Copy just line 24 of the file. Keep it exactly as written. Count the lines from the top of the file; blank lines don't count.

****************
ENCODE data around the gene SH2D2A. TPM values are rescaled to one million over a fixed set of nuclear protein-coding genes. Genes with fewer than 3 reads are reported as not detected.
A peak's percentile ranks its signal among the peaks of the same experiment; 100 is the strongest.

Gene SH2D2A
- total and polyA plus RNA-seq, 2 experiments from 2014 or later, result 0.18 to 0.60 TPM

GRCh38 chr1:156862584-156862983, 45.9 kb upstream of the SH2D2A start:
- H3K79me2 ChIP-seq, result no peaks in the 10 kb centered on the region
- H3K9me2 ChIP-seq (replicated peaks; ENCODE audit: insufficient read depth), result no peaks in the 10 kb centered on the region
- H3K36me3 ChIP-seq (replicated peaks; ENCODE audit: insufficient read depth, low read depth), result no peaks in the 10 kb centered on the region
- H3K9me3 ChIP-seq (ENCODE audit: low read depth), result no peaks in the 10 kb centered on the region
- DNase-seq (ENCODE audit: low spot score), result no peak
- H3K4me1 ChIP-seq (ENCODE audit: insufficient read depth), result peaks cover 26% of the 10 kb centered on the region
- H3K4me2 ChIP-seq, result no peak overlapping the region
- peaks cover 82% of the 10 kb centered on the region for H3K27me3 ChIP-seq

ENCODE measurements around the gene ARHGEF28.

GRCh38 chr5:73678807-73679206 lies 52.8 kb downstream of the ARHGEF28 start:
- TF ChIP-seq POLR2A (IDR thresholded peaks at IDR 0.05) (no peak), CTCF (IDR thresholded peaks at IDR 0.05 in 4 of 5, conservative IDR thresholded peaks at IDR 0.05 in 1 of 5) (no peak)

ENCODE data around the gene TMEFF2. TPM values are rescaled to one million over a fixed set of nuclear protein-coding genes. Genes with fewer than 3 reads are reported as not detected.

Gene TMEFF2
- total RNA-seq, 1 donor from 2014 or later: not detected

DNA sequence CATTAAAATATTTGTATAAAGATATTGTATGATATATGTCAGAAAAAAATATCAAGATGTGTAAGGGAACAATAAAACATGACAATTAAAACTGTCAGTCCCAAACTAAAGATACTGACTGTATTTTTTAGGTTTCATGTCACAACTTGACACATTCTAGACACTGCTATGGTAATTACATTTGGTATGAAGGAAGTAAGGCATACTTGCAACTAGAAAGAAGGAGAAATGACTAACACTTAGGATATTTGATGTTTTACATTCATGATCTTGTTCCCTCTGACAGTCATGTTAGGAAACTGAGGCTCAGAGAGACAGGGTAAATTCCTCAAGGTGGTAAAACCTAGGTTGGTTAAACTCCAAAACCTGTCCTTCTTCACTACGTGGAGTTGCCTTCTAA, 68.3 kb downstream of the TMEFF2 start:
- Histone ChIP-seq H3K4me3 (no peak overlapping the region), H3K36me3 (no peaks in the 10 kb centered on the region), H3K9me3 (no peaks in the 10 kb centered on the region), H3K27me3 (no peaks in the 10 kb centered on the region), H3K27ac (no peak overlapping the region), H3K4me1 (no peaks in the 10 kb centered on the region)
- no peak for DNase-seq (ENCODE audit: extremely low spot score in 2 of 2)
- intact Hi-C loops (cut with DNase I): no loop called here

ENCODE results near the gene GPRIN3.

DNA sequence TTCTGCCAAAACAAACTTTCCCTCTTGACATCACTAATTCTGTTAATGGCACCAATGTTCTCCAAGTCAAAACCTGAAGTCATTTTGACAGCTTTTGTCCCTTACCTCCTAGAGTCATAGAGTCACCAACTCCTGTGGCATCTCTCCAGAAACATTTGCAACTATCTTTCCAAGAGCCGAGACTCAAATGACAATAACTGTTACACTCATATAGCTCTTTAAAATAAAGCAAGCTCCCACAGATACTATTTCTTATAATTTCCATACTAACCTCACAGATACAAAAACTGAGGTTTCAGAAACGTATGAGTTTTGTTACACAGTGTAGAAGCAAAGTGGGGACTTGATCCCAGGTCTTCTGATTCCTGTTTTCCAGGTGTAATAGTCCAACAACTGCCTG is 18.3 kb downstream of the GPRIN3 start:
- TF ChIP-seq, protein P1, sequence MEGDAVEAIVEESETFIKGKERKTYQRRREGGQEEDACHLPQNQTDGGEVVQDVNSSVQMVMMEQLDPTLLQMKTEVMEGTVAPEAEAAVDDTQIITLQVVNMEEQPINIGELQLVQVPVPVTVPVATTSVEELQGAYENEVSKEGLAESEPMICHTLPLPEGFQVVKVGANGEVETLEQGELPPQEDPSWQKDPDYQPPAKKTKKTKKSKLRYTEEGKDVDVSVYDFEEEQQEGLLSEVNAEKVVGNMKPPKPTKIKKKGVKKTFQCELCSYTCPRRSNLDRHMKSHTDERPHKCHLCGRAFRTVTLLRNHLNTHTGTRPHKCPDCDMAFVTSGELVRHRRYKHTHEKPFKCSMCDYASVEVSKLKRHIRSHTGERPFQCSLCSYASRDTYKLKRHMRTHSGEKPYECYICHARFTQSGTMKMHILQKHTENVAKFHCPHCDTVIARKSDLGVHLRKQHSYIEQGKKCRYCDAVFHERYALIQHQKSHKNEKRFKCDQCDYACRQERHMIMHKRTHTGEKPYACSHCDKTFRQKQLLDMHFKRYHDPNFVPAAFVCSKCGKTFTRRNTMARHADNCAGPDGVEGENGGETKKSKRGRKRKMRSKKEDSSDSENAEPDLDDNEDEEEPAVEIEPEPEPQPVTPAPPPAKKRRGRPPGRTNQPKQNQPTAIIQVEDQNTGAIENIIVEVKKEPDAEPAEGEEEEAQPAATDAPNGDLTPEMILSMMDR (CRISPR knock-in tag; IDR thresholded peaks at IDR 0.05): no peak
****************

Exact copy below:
ENCODE results near the gene GPRIN3.